“At that time, my brothers and I were not in agreement about the direction of the company,” said Cowan, “and most traditional lenders would look at the family dynamics and say ‘no thank you,’ but Janice looked beyond all that to the core value of our product and stayed at the table. We would not have survived if she had not shown that confidence in us.”
The Flexible Capital Fund invested a $200,000 term loan plus a royalty kicker, allowing Pulmac to complete a lab trial and put into motion the next phase of testing, which led to a patent for the FiberRouterTM in 2018, a second patent in 2019, and a third in 2021. A fourth patent is expected later this year.
Though the first sale of the $5 million dollar piece of equipment fell through, Cowan had a second buyer from Montreal seriously interested—and then COVID-19 hit. “Almost immediately, Americans were not able to cross the border,” she said, “and we could not get there to close the deal. It almost sunk us.”
Pulp and Paper 4.0
Although sales dropped by 50 percent during the pandemic, the company did not sink. In fact, the global “pause” gave the company a chance to take a step back and evaluate their business. Cowan participated in regular calls organized by the Flex Fund to tap into the support of other entrepreneurs and leaned into the fresh perspectives offered by her advisors and board members, including St. Onge.
“We had some time to look at our products and to think about the common thread, which is data,” said Cowan. A strategist by nature, Pam’s husband and business partner, Bob, began to explore ways to organize data for mills that would allow them to identify and solve small production problems, which she refers to as “pulp and paper version 4.0.”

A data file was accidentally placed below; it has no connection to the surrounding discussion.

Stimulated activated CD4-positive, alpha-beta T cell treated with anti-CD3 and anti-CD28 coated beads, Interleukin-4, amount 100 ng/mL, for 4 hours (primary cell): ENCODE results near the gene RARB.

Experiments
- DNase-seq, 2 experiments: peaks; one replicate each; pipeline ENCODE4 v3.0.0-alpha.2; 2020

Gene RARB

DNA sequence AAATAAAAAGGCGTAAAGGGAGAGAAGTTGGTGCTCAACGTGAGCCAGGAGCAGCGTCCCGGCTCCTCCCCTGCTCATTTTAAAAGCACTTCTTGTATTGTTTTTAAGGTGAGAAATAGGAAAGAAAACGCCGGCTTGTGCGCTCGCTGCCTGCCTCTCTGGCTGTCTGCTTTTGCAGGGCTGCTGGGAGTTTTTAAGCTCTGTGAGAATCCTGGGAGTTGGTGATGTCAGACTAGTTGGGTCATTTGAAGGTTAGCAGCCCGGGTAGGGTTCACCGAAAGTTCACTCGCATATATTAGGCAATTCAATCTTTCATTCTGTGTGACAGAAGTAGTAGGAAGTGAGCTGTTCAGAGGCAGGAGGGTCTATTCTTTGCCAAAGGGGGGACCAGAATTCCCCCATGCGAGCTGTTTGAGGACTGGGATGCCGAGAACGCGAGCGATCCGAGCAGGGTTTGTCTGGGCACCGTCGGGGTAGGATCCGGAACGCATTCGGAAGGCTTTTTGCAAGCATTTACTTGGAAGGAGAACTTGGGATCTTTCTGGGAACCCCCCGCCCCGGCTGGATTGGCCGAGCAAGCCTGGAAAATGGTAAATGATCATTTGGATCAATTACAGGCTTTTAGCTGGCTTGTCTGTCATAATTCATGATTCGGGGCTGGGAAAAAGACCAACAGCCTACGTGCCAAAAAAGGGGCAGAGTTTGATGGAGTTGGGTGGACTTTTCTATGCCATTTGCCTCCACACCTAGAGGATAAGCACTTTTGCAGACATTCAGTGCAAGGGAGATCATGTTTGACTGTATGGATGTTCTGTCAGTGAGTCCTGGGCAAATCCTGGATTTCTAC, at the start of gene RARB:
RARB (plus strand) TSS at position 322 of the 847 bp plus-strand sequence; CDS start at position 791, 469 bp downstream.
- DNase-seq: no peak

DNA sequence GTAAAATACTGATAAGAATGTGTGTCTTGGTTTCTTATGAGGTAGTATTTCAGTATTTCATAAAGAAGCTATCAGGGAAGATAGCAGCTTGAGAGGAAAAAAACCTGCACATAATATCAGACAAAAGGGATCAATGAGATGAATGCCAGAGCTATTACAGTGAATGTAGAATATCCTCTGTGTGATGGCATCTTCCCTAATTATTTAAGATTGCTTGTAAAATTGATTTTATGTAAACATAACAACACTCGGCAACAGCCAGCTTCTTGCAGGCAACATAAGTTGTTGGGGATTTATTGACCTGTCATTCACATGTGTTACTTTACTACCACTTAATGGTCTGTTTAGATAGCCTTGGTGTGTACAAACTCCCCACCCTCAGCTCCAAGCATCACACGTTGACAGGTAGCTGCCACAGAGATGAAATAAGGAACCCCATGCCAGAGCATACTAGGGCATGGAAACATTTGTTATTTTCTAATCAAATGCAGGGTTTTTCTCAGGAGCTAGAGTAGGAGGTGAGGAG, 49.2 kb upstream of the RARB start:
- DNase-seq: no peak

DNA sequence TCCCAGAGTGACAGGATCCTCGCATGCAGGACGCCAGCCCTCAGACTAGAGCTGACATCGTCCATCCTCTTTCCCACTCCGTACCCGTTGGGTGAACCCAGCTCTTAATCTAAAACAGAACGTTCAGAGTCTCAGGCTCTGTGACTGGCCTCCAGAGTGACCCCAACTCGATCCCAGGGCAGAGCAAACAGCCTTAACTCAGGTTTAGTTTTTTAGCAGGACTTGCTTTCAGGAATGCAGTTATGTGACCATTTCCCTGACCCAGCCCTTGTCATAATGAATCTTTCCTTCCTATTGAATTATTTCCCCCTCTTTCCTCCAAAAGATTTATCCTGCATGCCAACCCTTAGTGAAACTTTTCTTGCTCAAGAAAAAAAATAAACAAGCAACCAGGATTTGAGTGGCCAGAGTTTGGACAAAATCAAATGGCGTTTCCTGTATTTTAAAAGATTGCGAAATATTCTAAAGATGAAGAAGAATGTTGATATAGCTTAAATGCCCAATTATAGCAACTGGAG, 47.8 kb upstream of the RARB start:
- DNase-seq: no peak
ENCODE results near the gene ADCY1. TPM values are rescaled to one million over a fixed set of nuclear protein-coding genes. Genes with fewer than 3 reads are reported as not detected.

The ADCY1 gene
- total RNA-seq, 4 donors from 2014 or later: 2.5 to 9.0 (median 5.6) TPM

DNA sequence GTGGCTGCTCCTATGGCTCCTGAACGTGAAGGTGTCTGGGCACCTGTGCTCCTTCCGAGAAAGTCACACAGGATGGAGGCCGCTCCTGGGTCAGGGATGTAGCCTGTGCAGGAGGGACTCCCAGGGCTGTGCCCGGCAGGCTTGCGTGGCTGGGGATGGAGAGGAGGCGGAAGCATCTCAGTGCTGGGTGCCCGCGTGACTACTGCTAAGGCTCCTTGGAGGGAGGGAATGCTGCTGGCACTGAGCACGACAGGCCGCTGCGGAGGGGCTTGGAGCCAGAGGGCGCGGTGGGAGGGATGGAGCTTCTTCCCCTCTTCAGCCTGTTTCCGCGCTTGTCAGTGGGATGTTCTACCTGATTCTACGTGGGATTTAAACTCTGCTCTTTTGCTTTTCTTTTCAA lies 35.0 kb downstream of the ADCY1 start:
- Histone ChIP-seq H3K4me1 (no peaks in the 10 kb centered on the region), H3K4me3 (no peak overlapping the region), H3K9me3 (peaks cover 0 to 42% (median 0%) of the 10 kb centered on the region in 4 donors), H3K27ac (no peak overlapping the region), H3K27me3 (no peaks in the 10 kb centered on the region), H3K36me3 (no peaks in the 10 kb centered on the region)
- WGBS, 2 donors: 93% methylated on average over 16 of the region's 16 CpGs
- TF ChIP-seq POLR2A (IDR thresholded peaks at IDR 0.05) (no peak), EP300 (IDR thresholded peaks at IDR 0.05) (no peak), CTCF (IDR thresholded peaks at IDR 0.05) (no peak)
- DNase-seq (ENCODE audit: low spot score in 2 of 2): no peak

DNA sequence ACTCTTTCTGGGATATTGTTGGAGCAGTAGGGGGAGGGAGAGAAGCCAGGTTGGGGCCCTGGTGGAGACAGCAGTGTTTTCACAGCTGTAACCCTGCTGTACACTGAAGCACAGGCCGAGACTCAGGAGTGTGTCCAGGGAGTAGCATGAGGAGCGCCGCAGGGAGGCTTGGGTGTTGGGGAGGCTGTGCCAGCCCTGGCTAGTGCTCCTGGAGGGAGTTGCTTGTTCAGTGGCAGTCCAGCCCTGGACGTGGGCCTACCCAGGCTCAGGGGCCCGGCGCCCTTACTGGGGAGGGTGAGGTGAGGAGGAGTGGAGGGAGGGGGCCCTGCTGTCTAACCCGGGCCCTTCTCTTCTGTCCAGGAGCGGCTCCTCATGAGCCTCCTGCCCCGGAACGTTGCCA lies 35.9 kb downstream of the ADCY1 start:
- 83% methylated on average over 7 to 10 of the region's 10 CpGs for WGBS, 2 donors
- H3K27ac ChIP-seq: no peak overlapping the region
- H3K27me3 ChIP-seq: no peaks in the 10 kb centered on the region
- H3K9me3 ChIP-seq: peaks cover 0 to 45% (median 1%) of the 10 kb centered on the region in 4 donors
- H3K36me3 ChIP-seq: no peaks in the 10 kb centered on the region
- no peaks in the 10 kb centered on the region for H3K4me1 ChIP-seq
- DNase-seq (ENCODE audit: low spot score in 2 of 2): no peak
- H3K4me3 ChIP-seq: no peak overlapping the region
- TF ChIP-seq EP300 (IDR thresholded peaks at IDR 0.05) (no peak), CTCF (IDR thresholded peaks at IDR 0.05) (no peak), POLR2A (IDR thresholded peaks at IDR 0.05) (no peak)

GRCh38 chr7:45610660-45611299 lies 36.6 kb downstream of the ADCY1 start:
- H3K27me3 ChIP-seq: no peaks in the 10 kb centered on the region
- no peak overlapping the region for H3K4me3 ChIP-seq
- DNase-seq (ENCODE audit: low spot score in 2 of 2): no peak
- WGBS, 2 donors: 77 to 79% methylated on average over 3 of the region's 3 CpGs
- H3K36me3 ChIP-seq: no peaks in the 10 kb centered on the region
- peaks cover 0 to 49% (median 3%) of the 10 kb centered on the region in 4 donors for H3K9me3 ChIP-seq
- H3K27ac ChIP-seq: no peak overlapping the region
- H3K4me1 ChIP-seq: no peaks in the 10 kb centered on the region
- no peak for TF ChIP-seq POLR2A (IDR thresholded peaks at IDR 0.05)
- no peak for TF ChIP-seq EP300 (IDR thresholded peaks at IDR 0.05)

Today, the company has a new supply chain software that keeps track of every step of the process from the purchase of raw materials through to loading boxes on the truck, allowing mills to quickly locate and resolve production problems. The data is all collected through smart devices and streams the information back to mill owners.
“Helping the mills collect data also informs our own thinking and product development,” said Cowan. “The more we understand our customers’ pain points, the better we can serve them.”
For the first time in a while, she is optimistic about the future. “2019 was a difficult year, and then the pandemic hit,” said Cowan. “When you’re running a company, you’re constantly on the treadmill. The pandemic allowed us to take a breath and start moving in an exciting direction that is about sustainability and innovation. We came out of the pandemic ready to run and energized about our future.”
Photo: Tim Jarvis, Pulmac’s technical manager, works at the company’s production facility in Colchester. Photos by Erica Housekeeper.
About the Flexible Capital Fund
The Flexible Capital Fund, L3C is a Community Development Financial Institution (CDFI) and impact investment fund that provides flexible risk capital in the form of subordinated debt, revenue based financing (also known as royalty financing) and alternative equity structures, to growth-stage companies in Vermont and the region’s food systems, forest products, and clean technology sectors.
Photos by Erica Houskeeper.